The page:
Monday, April 6, 2009

Now, I Don't Normally Like Being Touched . . .

. . . but sometimes, sometimes, sometimes . . .

I wish that someone (and I should probably qualify: someone who doesn't weird me out, someone I know well, someone who knows me well) would recognize how completely overwhelmed I feel without needing to be told.

And sometimes, sometimes, sometimes . . .

I wish that recognition would result in a hug.

This post is part of the Blue-Beta Blog Coordination, a continuing series of content coordinated by theme or motif with posts from Confuzzled of I Keep Wondering, Gromit of The Dancing Newt, Redoubt of Redoubt Redux, Third Mango of Funkadelic Freestylings of Another Sort, Yarjka of Sour Mayonnaise, and Xanthippe of Let’s Save Our Hallmark Moment. This week's theme: 'Touch'.

Saturday, April 4, 2009

Conferencing It Up

So the title refers, I suppose, to two things: I'm greatly looking forward to General Conference, which will be starting approximately nine hours from right now. And also, I presented at my first academic conference on Thursday. Symposium, actually. Same/difference. But I'm glad to announce that I presented a paper to a wider academic community than those kind souls who currently take the same classes as I do. And I'm even gladder to announce that my paper was well received. They laughed in the right spots, were attentive to what I said, and asked highly intelligent questions about my paper topic.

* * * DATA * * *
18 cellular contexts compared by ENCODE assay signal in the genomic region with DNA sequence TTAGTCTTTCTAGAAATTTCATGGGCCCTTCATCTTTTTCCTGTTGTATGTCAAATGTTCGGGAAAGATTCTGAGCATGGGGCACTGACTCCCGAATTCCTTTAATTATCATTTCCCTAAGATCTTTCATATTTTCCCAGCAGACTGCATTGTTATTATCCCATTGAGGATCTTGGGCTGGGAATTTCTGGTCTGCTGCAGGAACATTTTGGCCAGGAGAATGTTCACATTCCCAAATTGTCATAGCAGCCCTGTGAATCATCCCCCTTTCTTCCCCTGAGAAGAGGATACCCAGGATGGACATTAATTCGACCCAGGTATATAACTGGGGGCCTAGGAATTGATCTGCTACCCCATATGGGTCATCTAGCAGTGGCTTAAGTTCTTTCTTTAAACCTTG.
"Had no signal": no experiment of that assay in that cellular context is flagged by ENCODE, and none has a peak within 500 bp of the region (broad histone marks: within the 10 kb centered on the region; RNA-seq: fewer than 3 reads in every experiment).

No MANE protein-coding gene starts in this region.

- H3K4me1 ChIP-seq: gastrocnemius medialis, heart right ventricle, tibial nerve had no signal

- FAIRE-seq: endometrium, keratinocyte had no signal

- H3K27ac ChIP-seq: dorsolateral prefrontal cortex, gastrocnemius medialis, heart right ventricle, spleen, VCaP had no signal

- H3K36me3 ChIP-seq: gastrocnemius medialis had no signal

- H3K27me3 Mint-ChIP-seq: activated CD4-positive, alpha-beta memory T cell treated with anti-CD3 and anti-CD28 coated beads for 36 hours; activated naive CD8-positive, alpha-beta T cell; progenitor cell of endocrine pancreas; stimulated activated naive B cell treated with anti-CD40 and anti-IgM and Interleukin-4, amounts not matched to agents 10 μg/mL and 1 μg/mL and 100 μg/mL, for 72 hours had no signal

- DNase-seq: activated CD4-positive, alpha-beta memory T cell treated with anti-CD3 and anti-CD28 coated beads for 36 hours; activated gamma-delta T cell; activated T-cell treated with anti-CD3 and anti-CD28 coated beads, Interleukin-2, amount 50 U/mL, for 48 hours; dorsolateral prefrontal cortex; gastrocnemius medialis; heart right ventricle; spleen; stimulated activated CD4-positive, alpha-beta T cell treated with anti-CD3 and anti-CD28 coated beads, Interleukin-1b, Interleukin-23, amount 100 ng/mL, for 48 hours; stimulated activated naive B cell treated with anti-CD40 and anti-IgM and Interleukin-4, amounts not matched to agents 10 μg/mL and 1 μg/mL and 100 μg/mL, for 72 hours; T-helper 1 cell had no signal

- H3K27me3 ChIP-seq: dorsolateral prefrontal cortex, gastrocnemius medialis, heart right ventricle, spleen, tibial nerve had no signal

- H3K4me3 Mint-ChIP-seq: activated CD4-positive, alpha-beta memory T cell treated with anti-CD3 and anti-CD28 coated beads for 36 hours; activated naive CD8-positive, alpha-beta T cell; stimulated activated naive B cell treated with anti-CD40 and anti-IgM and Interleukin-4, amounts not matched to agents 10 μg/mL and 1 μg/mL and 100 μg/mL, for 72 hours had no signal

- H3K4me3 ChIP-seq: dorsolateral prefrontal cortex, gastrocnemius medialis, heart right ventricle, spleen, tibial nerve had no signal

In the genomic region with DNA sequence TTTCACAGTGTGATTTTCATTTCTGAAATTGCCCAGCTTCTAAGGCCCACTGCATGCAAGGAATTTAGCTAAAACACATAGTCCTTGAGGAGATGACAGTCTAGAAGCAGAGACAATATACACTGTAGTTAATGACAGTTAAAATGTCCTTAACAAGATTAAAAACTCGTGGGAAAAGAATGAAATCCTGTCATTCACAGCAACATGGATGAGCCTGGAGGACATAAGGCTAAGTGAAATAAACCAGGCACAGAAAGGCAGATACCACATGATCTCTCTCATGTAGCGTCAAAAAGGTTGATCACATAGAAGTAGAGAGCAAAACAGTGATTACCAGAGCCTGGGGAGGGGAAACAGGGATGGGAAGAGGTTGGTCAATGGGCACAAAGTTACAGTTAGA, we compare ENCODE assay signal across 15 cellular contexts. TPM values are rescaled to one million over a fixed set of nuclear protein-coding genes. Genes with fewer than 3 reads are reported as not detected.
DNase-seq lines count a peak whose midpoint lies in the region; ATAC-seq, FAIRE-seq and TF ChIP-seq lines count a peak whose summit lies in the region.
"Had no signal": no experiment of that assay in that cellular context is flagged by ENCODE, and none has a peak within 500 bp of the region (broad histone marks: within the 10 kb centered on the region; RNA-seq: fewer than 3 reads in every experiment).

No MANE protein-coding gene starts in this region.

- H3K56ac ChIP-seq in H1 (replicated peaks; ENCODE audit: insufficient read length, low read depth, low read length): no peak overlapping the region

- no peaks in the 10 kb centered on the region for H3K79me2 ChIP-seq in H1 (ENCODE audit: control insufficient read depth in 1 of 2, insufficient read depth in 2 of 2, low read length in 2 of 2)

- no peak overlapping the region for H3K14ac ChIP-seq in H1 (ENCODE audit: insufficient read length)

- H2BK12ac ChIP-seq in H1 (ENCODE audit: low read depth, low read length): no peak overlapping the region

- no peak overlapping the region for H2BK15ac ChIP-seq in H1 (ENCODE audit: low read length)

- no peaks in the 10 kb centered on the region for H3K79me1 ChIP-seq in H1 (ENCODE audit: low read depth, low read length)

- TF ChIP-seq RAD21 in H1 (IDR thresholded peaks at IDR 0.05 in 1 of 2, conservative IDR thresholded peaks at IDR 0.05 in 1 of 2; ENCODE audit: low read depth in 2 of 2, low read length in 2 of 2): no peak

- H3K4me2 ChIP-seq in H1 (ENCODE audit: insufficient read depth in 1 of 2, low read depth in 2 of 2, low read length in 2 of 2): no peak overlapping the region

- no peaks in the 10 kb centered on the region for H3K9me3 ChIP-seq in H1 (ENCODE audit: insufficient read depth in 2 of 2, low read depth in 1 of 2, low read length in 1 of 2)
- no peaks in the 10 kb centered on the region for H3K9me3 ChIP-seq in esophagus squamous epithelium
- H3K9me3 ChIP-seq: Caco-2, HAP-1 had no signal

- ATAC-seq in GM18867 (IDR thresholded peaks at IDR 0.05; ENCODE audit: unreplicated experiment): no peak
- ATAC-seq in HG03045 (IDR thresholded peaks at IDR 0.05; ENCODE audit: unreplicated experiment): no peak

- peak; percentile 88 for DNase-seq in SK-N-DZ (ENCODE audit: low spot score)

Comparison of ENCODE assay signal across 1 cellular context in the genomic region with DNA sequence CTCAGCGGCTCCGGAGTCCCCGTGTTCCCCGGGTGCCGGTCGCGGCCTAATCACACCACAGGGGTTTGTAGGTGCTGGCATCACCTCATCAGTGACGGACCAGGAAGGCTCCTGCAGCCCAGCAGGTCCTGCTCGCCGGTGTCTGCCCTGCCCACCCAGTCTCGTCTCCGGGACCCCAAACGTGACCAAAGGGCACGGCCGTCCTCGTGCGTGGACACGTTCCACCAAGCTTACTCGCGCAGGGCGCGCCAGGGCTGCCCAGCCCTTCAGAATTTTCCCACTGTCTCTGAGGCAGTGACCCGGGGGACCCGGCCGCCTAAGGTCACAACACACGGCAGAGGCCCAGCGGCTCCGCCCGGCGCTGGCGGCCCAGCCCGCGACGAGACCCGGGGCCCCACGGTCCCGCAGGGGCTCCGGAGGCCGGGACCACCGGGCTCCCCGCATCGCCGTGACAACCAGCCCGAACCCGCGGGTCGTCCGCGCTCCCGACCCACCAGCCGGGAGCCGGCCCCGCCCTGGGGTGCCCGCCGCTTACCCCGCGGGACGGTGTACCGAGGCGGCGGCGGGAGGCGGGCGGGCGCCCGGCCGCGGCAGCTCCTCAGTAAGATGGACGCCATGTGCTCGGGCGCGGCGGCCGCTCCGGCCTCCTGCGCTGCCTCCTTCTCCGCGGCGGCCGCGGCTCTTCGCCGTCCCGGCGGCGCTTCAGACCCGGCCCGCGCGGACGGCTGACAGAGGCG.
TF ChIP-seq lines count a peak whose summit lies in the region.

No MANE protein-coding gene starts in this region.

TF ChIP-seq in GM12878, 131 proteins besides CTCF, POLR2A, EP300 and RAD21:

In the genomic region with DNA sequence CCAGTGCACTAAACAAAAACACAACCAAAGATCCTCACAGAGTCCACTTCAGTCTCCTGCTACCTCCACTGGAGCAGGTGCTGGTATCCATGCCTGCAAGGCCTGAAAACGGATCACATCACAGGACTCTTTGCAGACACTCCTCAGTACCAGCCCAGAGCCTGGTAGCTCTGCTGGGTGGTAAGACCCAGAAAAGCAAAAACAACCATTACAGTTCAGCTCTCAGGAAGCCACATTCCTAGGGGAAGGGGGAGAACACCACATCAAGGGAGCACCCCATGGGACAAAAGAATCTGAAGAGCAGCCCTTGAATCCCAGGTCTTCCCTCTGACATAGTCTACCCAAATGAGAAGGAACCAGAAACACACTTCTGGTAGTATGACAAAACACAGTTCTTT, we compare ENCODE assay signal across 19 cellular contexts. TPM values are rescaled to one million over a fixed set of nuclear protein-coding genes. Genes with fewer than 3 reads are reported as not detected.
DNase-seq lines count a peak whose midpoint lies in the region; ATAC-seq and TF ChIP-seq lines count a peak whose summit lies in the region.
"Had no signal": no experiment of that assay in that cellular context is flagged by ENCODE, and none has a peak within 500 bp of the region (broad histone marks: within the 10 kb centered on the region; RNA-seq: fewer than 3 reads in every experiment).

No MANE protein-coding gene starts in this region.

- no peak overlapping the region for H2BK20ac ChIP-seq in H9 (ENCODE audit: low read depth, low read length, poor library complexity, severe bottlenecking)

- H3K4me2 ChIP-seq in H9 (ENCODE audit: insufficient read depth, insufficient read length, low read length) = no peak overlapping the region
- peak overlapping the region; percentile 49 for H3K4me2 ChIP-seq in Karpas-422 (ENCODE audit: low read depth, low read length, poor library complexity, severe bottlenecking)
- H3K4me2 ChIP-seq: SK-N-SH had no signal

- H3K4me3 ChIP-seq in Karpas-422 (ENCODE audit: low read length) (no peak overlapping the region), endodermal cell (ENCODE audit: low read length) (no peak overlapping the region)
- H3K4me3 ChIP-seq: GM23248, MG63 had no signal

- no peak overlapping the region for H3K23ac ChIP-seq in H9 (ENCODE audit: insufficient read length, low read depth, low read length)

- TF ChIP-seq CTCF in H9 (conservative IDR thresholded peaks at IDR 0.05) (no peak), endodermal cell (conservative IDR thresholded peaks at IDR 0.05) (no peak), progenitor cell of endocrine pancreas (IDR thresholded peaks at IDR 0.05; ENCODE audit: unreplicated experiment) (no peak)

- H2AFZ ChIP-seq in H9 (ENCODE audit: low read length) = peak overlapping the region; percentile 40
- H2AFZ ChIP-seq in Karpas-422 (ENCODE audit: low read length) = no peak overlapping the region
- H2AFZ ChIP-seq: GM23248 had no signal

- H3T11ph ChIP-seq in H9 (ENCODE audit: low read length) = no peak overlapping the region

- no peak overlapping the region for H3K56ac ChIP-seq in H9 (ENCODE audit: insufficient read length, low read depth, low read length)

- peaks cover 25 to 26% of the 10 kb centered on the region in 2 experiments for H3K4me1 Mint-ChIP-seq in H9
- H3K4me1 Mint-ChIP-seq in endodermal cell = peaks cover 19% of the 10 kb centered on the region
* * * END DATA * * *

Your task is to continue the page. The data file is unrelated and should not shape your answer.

I want to do it again. Right now. Mostly because it's just a great new way of learning interesting things and speaking with new people. Stepping outside of my comfort zone in the best possible way. I'm not going to lie: it's nice to have people ask me to talk more about a novel that is quickly threatening to become a pet project of mine. Without further ado, here's what I presented. (And if you ever decide to read the novel, beware: profanity abounds and there are mentions of sex.) It's titled "House of Leaves: How the Fictional Can Become Its Own Reality." I'll even italicize it for you.

In a notable and often quoted passage from Henry David Thoreau’s Walden, Thoreau discusses a moment when he was hoeing beans—how, at a certain point, he became unsure whether he was hoeing the beans or the beans were hoeing him. Readers of Mark Z. Danielewski’s novel, House of Leaves, may feel much the same. By the time they finish, many readers will likely wonder whether they read the book or the book read them.

House of Leaves ironically comments on its own genre-slipping nature when it describes the genre-slipping nature of The Navidson Record, a fictional documentary central to its plot. “If finally catalogued as a gothic tale, contemporary urban folkmyth, or merely a ghost story, as some have called it, the documentary will, sooner or later, slip the limits of any one of those genres. Too many important things in The Navidson Record jut out past the borders” (3). As a hypertext of a novel, House of Leaves continually expands and informs its plot through various interactions with its readers. Notably, readers are required to become physically involved in the process of reading the text; in doing so, readers occupy a position both inside and outside the narrative. This novel demands that readers become both intellectually and physically engaged. It also requires readers to make choices—choices that ultimately determine not whether the plot will bleed from fiction into reality, but that determine the degree that fiction will bleed into reality.